Tim Dowling: the cat and I are both struggling with the new cat flap

I am on my hands and knees on the kitchen floor, trying to install a new cat flap while the cat watches. “The central ring section is adjustable,” I tell the cat. “You know, depending on the thickness of your door.”

The cat looks at me, then at the flap.

“For the same reason it comes with three sets of screws – short, medium and long,” I say. “I don’t have to measure because I have the screws from the old flap, which are clearly medium.”

The cat yawns, ostentatiously.

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The old cat flap was wrecked when the dog crashed through it in the middle of the night and ended up wearing it like a skirt. The cat never really mastered the old flap anyway – he sat in front of it for hours, delicately prying it open with one claw and watching it fall back into place.

“You don’t pull, you push it, you idiot,” I would say. The cat didn’t listen.

The new flap won’t be any easier to work out, because it is as near to exactly like the old one as possible: same make, same size. The actual model is out of production, but this, I’m assured by wife, is the closest match. I want the replacement process to be seamless – like for like. I don’t want to have to saw a bigger hole, or buy a new door.

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When I take the new flap out of the box I am gratified to see how much it resembles its predecessor. It appears to be put together the same way the old one came apart, so the instructions are superfluous.

But nothing is that simple. The tolerances between hole and housing are tight: all the components need to be precisely aligned to meet in the middle, and this is difficult to manage when they are on either side of a door. It doesn’t help that my assistant is a cat.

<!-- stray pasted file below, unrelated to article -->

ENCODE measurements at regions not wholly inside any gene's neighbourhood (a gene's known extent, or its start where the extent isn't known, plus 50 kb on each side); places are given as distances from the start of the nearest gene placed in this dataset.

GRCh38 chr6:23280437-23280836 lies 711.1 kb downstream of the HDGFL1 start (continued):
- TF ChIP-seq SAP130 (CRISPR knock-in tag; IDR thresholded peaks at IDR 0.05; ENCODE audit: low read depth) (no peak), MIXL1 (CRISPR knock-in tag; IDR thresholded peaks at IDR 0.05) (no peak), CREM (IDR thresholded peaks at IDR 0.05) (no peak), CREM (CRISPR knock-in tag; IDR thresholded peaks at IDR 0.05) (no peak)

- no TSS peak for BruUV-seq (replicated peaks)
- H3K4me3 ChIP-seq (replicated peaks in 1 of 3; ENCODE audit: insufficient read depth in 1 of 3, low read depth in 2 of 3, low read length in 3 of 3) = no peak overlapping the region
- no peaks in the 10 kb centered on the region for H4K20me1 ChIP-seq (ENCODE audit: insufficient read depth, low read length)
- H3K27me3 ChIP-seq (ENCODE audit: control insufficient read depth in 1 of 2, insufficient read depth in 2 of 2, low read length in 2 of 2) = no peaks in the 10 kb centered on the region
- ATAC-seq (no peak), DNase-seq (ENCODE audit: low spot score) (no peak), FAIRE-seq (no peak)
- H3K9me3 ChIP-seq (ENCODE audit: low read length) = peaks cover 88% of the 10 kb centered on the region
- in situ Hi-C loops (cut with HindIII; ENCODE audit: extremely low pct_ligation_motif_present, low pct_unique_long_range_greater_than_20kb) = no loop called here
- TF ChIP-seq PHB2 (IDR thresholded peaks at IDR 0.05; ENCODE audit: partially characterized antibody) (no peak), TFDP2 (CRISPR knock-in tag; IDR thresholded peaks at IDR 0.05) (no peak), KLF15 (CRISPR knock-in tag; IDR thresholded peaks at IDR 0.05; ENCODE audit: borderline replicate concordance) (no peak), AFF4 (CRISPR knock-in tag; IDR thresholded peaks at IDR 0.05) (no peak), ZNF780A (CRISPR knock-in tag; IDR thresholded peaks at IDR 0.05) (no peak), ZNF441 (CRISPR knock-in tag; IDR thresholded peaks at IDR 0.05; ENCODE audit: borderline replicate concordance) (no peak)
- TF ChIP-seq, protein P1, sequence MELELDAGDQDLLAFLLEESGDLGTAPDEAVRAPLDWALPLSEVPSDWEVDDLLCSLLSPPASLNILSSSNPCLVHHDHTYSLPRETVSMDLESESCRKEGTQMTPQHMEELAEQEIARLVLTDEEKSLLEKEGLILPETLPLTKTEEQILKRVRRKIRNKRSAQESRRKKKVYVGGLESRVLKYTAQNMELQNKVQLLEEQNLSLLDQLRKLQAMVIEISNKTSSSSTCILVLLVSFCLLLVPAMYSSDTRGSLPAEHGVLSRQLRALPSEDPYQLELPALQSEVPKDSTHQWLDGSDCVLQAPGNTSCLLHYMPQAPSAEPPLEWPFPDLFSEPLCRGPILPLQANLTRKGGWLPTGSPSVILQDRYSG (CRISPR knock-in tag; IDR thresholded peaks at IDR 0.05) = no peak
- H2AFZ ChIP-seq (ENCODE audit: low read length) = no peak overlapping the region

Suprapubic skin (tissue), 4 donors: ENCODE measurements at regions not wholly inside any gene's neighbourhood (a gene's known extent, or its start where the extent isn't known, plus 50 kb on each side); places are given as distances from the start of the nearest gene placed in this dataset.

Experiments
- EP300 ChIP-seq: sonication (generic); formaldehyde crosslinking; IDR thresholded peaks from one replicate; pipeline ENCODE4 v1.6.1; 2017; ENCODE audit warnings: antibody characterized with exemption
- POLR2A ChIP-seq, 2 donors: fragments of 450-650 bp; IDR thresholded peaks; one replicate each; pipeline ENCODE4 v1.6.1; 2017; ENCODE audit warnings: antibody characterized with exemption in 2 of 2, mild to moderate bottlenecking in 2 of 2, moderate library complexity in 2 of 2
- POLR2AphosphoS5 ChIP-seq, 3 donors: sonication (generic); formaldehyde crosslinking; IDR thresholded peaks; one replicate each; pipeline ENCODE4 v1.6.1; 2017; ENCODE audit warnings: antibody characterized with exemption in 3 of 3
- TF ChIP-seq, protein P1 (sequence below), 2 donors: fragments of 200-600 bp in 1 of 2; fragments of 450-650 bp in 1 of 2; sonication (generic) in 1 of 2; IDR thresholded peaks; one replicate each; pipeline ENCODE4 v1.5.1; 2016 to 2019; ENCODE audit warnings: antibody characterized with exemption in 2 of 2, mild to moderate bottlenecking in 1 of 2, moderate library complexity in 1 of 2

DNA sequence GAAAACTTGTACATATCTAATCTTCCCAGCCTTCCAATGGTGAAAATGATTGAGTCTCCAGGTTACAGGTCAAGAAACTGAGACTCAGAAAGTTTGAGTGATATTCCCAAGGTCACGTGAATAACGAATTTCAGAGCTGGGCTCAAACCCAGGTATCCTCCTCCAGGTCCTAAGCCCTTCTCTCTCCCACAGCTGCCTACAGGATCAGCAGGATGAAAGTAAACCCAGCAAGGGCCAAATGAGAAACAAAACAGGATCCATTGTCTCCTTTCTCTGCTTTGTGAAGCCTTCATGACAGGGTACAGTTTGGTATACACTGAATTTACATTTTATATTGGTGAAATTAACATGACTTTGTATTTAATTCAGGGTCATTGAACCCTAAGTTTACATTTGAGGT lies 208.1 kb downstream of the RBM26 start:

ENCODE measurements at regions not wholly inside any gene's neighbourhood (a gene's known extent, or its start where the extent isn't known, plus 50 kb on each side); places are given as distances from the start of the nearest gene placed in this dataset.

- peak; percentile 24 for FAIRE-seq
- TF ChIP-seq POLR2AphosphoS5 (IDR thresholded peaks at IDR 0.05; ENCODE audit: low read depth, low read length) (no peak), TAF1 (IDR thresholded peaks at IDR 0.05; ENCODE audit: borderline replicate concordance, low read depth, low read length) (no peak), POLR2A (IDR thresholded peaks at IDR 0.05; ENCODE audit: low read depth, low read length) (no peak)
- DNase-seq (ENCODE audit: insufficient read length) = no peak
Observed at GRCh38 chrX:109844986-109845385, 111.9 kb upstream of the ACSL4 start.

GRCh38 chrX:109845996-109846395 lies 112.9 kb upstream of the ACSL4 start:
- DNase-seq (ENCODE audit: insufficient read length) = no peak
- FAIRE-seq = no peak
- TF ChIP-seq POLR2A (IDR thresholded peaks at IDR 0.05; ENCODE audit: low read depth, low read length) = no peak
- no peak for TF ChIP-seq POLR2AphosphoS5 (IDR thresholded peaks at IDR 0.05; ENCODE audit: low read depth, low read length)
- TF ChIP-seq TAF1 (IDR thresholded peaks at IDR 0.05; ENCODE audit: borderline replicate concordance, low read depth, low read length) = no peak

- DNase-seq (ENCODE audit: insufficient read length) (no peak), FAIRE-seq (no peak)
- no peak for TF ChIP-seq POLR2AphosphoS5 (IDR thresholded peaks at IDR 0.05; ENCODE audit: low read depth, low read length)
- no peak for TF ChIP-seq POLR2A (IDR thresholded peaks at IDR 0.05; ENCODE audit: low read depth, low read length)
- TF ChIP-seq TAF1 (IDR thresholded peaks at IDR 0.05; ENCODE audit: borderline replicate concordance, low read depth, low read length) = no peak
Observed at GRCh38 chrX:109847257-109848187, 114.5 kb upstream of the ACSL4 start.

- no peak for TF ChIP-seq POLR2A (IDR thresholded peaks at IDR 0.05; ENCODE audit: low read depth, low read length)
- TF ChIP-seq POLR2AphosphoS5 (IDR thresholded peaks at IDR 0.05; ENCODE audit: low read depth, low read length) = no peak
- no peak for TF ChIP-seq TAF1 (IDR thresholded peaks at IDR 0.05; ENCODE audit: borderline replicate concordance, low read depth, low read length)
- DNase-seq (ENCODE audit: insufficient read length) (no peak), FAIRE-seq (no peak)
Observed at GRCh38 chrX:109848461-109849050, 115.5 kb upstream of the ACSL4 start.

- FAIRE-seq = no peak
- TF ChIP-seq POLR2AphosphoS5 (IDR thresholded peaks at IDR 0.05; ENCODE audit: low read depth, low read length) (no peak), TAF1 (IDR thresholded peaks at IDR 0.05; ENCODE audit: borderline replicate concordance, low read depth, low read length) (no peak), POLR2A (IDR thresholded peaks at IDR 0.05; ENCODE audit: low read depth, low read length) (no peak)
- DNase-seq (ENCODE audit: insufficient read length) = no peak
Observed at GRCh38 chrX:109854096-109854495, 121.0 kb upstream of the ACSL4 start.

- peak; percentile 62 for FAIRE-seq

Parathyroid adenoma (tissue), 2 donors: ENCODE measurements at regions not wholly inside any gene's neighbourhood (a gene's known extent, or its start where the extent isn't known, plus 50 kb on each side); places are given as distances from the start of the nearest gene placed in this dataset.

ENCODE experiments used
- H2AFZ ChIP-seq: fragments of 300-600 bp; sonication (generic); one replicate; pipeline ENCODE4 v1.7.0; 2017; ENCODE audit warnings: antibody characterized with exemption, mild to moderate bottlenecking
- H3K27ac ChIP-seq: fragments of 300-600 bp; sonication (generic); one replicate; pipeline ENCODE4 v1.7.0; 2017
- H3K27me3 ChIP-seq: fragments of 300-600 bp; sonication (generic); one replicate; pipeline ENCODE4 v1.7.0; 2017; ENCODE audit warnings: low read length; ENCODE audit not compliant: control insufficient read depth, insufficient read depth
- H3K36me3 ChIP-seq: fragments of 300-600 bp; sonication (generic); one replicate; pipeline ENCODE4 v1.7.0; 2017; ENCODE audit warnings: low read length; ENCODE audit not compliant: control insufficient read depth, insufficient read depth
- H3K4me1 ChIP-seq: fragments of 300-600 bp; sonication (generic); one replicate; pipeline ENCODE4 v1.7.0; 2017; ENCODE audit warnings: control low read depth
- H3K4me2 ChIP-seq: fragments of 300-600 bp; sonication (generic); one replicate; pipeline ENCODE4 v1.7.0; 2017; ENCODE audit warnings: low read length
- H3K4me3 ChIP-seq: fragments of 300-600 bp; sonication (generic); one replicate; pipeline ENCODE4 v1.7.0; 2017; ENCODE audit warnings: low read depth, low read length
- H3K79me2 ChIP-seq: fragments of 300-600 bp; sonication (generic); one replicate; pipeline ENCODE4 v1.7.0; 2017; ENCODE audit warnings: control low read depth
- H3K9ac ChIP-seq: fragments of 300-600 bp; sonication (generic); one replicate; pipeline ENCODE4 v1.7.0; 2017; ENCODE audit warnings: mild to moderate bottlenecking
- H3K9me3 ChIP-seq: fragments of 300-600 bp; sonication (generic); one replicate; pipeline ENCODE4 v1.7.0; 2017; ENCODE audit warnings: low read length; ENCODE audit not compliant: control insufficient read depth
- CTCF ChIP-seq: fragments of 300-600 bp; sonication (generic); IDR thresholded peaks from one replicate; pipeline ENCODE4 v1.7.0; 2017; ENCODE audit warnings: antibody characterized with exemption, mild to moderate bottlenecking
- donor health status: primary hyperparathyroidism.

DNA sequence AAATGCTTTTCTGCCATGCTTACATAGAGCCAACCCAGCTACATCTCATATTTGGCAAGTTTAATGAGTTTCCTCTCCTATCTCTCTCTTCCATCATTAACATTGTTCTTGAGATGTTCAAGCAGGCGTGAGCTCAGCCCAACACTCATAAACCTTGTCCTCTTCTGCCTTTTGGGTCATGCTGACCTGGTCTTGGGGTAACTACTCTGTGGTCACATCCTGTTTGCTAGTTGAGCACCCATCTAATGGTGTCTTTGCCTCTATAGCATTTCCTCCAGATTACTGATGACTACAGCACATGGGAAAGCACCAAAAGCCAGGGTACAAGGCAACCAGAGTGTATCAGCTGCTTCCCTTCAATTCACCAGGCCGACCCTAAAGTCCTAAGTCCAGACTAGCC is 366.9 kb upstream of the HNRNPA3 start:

I move outside, with the cat following, and drop to my knees on the wet brick. It’s dark already, and a light rain is falling. I push a medium length screw into its intended hole, but it doesn’t find the corresponding threaded slot in the component on the inside of the door. Plastic creaks alarmingly when I try to tighten it.

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“Arse,” I say. As I speak a second medium screw falls from my mouth, bounces once on the brick patio and lands in front of the cat. He bats it away into the darkness, and looks up at me.

“If you’re not part of the solution,” I say, “you’re part of the problem.”

Finally, with the open door pinched between my knees and my arms stretched at full length, I manage to finesse the pieces into an arrangement that allows two medium screws to span the distance between them. With everything tightened, the new cat flap is firmly secured in place.

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“Allow me to demonstrate,” I say to the cat, pushing a finger against the flap from the outside in. The flap does not move.

I find my wife at her computer.

“Have you put it in already?” she says. “Well done.”

“It has a magnetic lock,” I say. “You have to be wearing a special collar to go through it.”

“Yeah,” my wife says. “It’s to stop other people’s cats getting in.”

“Our cat is too stupid to use a regular cat flap,” I say.

“I know,” she says.

“And it only comes with one collar,” I say. “What about the dog?”

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“It was the only kind they make that matched the measurements you gave me,” she says.

“How did you imagine this working out?” I say.

“I figured you could just dismantle the mechanism,” she says.

“Did you,” I say.

“I did,” she says.

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There are few things more dispiriting than one of my wife’s sudden demonstrations of faith in my abilities – they are infrequent, but they are wholly random and largely misplaced. With the new cat flap now uninstalled, I sit down at the kitchen table with the parts.

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The magnetic lock is, as you might imagine, not designed to be got at. A lot of ugly prying and cracking must take place to gain access. Once I’m in, though, I find myself fascinated by the simple beauty of the mechanism, by the little weighted seesaw that holds the lock in position, and the magnet that counteracts it when a suitably collared pet approaches. I look up to find the cat sitting on the table watching me.

“Miaow,” it says.

“Believe me,” I say. “You wouldn’t get it.”